目录
List of Illustrations About Longman Cultural Editions About This Edition Introduction Table of Dates The Picture of Dorian Gray (1891) Contexts Textual Issues The Two Versions of The Picture of Dorian Gray from Chapter 1 (1890, 1891) from Chapter 7 (1890) and Chapter 9 (1891) from Chapter 10 (1890) and Chapter 12 (1891) from Chapter 13 (1890) and Chapter 20 (1891) Chapter 11: Further Annotations Victorian Reactions to The Picture of Dorian Gray Reviews Ward, Lock, and Co., Lippincott's Advertisement for The Picture of Dorian Gray Samuel Henry Jeyes, St. James's Gazette and Wilde's responses Walter Pater, The Bookman Paradies Robert Smythe Hichens, from The Green Carnation George Slythe Street, from The Autobiography of a Boy Wilde's Trials from Regina (Oscar Wilde) vs. John Douglas (Marquess of Queensberry) Aestheticism Walter Pater, "Conclusion" to The Renaissance Mathew Arnold, from Culture and Anarchy Oscar Wilde, from The Decay of Lying Joris-Karl Huysmans, from A Rebours (Against the Grain) Science Charles Darwin, from The Descent of Man William Kingdon Clifford, from "Right and Wrong: The Scientific Ground of their Distinction" Thomas Henry Huxley, from "Science and Culture" Henry Maudsley, from The Physiology and Pathology of the Mind Love between Men John Addington Symonds, from "A Problem in Greek Ethics" Richard St. John Tyrwhitt, from "The Greek Spirit in Modern Literature" Havelock Ellis, from Sexual Inversion Works Cited in the Notes Further Reading

文摘
From Camille Cauti's Introduction to The Picture of Dorian Gray
Perhaps the most salient episode of Wilde's life involved his three infamous court trials in spring 1895. They captivated the London press, much of which was only too happy to see Wilde, of whom it had long been jealously suspicious, debased and finally punished for his alleged crimes and for daring to live outside Victorian social convention. The first trial, in early April 1895, involved the author's libel suit against his lover Douglas's father, the Marquess of Queensbury (before the trials, he was most famous for formulating the Queensbury rules of boxing). Angry over Wilde's alleged influence upon his son, Queensbury accused Wilde in a note of being a "posing somdomite" (sic). Queensbury's defense attorney even presented The Picture of Dorian Gray as an immoral, perverted book and as one of the fifteen pleas for justification of his client's claim (although the justice at Wilde's next trial chose not to rule Dorian Gray as evidence of Wilde's crimes). Thus the novel took on yet another role: involuntary accomplice to Wilde's accuser. The libel suit was not resolved in Wilde's favor, and during the proceedings Queensbury's defense provided enough potential evidence of homosexuality to have Wilde tried under the Criminal Law Amendment Act. Friends and associates urged Wilde to flee the country, as other homosexuals on the verge of being outed had done, but whether from stubbornness of his position or in denial of his vulnerability, he remained in London and was arrested on April 5, 1895.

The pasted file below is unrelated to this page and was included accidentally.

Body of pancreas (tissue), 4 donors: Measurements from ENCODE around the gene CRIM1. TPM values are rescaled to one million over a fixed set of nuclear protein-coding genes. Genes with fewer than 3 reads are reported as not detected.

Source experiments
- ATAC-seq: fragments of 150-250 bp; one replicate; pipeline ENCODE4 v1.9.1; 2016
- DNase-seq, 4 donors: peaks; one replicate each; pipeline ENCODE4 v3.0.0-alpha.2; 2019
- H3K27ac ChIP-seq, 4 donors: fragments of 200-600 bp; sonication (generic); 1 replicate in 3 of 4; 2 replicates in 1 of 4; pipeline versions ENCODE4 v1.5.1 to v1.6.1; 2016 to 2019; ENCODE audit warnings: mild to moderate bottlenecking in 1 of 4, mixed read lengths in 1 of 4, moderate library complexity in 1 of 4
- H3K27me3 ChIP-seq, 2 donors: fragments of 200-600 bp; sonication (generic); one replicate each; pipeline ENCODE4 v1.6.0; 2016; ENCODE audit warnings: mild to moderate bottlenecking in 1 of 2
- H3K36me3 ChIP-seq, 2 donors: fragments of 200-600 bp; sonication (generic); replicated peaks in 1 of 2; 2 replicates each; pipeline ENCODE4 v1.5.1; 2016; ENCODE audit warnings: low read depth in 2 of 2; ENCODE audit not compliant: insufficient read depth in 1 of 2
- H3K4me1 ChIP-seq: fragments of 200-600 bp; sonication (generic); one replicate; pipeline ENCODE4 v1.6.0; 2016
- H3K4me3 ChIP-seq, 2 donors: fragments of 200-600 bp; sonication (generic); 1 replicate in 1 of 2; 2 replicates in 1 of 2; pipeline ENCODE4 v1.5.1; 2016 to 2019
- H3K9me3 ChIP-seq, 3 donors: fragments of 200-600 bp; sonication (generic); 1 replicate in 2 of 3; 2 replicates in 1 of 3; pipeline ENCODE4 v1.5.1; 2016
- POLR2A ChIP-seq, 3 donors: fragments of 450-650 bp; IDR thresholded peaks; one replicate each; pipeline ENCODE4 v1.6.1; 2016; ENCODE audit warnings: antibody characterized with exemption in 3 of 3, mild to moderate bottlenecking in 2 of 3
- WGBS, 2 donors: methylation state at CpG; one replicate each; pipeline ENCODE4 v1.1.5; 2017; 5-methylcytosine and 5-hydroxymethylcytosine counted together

After two trials on charges of "committing acts of gross indecency with male persons," Wilde ultimately was found guilty and sentenced to the maximum penalty of two years in prison with hard labor. He gave eloquent testimony on the stand to the legitimacy of, as he called it, "the love that dare not speak its name," which in large part drives The Picture of Dorian Gray. Among many other definitions, Wilde declared it "that deep spiritual affection that is as pure as it is perfect. It dictates and pervades great works of art like those of Shakespeare and Michaelangelo. . . . It is the noblest form of affection." His words were rewarded, really too late, with spontaneous courtroom applause. Yet the press exulted in Wilde's demise: "The aesthetic cult," the News of the World proclaimed, "in its nasty form, is over."

The details of Wilde's final five years, spent in prison and in lonely exile, are tragic. The prison labor, which at first primarily involved operating a treadmill for the equivalent of a daily 6,000-foot ascent, physically broke Wilde. His creditors and Queensbury had forced a bankruptcy sale of his property, and his valuable, carefully collected possessions were sold and disbursed. His wife, who had sought a divorce, died in 1898. He would never again see his sons. From prison, Wilde composed, in the form of a letter to Douglas, his apologia De Profundis (posthumously published in 1905), whose Latin title means "Out of the Depths," and which takes its name and religious tenor from Psalm 130, which reads, in part: "If thou, Lord, shouldest mark iniquities, O Lord, who shall stand? But there is forgiveness with thee, that thou mayest be feared." The probing, deeply religious nature of this last work still did not bring about Wilde's Catholic conversion, however. (Douglas would convert in 1911.) Unlike John Gray, Wilde could not bring himself to use religion as a refuge from his earthly problems. Wilde's conversion instead took place within the last two days of his life, when desperate friends, the Catholic Robbie Ross among them, who had long thought Wilde insincere when he mentioned his desire to convert, brought in a local priest to gauge Wilde's assent to the conversion and to administer Last Rites.